Tag: burma

5 Things to do in Downtown Yangon

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At the end of July, I spent a couple of days in Yangon, also known as Rangoon, the former capital of Myanmar. I stayed at Little Yangon Hostel, in downtown Yangon, so most of the sights I saw were in this area. Here are my recommendations:

1. Visit the Sule Pagoda

The Sule Pagoda is in downtown Yangon and is actually older than the Shwedagon Pagoda. The Sule Pagoda is important in recent years as it has served as a rallying point for political uprisings.

2. Go Shopping at Bogyoke Market

fabric bogyoke market yangon AlexExplorestheWorld

This market is centrally located and has a large array of fabrics and other items to buy. There’s a floor filled with ladies working their sewing machines who could fix you up with some handmade clothing. There’s jewellery, puppets, handmade bags, quite simply there’s plenty of lovely items to buy.

3. Eat in Chinatown

Every evening, the Chinatown streets fill with food vendors. There’s plenty of food to choose from – Burmese, Chinese, Indian – and it’s probably the cheapest food you’ll find in Myanmar.

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4. Visit a Yangon Teahouse

rangoon tea house yangon AlexExplorestheWorld

Teahouses are a relic from British colonial times, but many can be found around Yangon. I visited the Rangoon Tea House because it’s #1 on TripAdvisor, and it was 2 streets from my hostel. There’s a huge selection of tea and dessert (I highly recommend the chocolate samosas).

5. Watch the Sunset by the Botataung Pagoda

sunset botataung pagoda yangon AlexExplorestheWorld

Sunsets in Myanmar are amongst the most beautiful in the world and the Botataung Pagoda is situated next to the river, a perfect way to end a day of sightseeing. Many local people come to this spot to watch the sunset so you’ll find a few street food vendors nearby.

Have you been to Yangon? Is there anything you’d add to this list? Let me know in the comments!

 

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Preparing for Myanmar

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I’ve been really excited to visit Myanmar ever since I decided to come to South East Asia. Maybe it’s because it’s probably the least Westernised country in the area. Or maybe it’s because Rudyard Kipling wrote so passionately about it. Or maybe I’ve just heard great things about it from everyone who’s visited.

Whatever the reason, Myanmar has a complicated history and has only recently elected a new government. This is why I’ve planned my trip to Myanmar more thoroughly than to other countries.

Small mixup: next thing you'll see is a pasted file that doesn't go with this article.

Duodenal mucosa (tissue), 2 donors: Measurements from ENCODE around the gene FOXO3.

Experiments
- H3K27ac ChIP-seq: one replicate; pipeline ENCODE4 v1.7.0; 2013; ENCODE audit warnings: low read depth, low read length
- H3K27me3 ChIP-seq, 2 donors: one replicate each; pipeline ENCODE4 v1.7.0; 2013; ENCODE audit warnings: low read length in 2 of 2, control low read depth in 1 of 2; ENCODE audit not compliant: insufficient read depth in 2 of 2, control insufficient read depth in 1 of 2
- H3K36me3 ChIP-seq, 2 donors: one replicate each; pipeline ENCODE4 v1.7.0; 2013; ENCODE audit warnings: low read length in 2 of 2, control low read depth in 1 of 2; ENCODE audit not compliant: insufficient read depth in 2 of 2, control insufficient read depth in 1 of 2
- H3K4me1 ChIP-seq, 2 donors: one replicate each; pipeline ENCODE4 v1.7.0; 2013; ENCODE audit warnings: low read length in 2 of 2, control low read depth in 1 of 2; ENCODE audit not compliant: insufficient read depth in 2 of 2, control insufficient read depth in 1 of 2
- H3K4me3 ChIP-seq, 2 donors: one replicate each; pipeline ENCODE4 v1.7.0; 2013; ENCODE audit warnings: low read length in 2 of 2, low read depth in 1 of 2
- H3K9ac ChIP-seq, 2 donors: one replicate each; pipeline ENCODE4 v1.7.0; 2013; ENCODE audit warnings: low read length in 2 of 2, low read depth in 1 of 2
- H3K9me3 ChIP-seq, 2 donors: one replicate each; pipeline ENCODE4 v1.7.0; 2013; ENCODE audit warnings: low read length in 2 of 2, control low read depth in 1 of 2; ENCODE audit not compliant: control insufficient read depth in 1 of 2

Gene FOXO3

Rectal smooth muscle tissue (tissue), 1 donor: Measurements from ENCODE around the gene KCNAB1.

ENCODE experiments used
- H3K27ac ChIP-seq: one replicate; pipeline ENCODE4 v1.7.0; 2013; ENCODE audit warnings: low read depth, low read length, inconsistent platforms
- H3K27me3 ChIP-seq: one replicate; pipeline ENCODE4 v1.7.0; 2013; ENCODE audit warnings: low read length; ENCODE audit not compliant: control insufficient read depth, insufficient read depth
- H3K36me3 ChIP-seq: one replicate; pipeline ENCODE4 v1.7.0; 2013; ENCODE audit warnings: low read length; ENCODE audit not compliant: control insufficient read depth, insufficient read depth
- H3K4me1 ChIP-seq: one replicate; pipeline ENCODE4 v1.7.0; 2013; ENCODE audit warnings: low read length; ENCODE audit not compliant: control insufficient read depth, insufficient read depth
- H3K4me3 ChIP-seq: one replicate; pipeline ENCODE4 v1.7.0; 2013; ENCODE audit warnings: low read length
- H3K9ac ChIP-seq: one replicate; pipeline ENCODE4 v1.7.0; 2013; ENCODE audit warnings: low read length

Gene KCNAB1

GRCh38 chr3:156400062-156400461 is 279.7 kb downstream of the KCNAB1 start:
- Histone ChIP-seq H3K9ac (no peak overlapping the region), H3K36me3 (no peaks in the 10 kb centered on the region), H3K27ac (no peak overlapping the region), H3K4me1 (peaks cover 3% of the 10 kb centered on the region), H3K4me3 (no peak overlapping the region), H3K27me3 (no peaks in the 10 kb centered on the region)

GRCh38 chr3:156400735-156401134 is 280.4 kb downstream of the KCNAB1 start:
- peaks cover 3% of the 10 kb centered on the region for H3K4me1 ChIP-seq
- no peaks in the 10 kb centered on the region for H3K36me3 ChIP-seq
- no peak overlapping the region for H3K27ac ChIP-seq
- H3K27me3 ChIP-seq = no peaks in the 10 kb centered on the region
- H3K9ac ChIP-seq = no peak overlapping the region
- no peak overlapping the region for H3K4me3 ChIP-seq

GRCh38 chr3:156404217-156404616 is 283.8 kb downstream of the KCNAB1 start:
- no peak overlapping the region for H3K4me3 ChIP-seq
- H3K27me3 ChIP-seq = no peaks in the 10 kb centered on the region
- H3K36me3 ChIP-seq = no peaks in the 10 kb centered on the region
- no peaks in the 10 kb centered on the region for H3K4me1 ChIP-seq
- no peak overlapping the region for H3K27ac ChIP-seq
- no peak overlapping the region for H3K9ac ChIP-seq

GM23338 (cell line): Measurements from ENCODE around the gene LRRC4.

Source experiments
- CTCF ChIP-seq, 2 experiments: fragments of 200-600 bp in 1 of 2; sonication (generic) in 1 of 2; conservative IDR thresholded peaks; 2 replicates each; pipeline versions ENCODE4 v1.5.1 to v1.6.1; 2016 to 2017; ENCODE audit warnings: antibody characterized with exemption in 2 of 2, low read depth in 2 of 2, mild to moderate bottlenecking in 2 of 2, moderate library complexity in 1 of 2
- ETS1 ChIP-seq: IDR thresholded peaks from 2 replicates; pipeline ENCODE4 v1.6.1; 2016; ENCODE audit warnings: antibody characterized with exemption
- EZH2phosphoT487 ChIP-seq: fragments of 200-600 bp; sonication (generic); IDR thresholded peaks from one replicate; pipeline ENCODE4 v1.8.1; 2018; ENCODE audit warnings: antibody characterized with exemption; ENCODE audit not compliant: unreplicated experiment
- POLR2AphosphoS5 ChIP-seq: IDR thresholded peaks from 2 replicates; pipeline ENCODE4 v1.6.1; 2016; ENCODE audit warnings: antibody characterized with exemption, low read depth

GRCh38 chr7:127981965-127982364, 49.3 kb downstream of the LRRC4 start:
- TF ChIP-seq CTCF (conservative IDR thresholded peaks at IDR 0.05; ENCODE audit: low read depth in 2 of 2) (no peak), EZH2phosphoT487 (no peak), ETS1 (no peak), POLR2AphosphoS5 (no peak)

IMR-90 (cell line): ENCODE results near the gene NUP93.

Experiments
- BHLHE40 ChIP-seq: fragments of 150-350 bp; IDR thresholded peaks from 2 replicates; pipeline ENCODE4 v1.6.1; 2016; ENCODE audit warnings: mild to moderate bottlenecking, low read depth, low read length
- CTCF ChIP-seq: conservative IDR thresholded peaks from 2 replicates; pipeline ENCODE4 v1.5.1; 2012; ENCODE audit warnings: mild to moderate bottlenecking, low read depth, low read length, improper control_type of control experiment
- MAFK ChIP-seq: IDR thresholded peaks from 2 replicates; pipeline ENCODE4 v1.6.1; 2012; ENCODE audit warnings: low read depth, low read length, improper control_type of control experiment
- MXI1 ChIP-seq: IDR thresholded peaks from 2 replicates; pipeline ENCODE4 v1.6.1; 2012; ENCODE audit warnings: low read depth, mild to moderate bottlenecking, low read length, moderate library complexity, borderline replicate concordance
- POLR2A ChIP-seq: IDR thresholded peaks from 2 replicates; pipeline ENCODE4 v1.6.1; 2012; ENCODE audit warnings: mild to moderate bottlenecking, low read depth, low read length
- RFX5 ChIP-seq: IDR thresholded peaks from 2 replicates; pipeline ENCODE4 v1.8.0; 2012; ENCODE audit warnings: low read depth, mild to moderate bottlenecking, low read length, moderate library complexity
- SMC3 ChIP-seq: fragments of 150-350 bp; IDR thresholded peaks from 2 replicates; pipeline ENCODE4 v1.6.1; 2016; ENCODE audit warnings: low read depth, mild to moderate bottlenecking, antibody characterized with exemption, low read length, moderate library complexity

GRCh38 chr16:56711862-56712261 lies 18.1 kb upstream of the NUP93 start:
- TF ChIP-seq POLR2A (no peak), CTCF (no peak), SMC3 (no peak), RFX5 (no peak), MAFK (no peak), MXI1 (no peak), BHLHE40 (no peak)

myanmar

Photo via Visualhunt.com

The Visa Situation

Myanmar gives out 28 days tourist visas, which cannot be extended. The visa must be obtained prior to travelling to Myanmar. This can be done either at a Burmese embassy or online. If you get an e-visa, you must fly into Myanmar. A visa obtained from an embassy allows you to enter via certain land borders. I got mine from the embassy in Bangkok, for 800 baht, simply because I was in the area and it’s the cheaper option.

Where Am I Going to Visit?

Myanmar only has a 28-day visa for tourists. I’ve done more planning as to where I want to go than I have done for any other South East Asian country. It looks like most tourists visit the same places, with destinations like Bagan and Inle Lake the most popular. I’d like to visit Mrauk U but I’m unsure whether that will be possible because the UK Foreign Office is currently advising against travel to this area. There’s a festival in Mandalay whilst I’m in Myanmar so I hope I’ll be able to see some of it.

Photo credit: Peter Voerman photography via Visualhunt / CC BY-NC

Let’s Talk About the Weather

South East Asian countries have rainy/dry seasons so it’s important to check what season you’ll be heading there. From a quick search on average rainfall, it looks like I’ll be swimming through Myanmar, as August has the most rainfall of any month.

Safety

The UK Foreign Office website is a good starting point for safety and security tips. There is still political unrest in Myanmar between ethnic groups, so the Foreign Office advises to avoid those areas and even includes a handy colour-coded map.

Should I Take Anti-Malarials?

The choice to take antimalarials should always lie with the individual after taking advice from a travel nurse or doctor. I haven’t taken antimalarials in any other country but I intend to in Myanmar. This is because the risk of malaria seems to be higher there than in any other country in the region. The reason I haven’t taken antimalarials anywhere else is because I perceive the risk to be low and it would be expensive for me to take antimalarials for 8 months. Not to mention that many antimalarials come with undesirable side effects, such as additional sensitivity to the Sun, something my skin definitely does not need.

The generic version of Malarone can be bought at ASDA Pharmacies in the UK and are a lot cheaper than a prescription. Mine cost £45 for 35 tablets. You need to tell the pharmacy the exact dates you plan to be away.

Check Fit For Travel if you want any further advice on health abroad.

Photo credit: edans via VisualHunt / CC BY

Myanmar or Burma?

The military changed the name to Myanmar back in 1989. Some Burmese people disagree with the name change because the military, as an unelected power had no right to change the name. The UK and the USA still use Burma as the official name, whereas the UN and most of the world use Myanmar. From looking through a couple of guide books, it seems that most Burmese people don’t really mind which name is used. More can be read about this here (I know the article is quite old).

Is anyone else planning a trip to Myanmar? I’d love to hear your thoughts. Share in the comments below.

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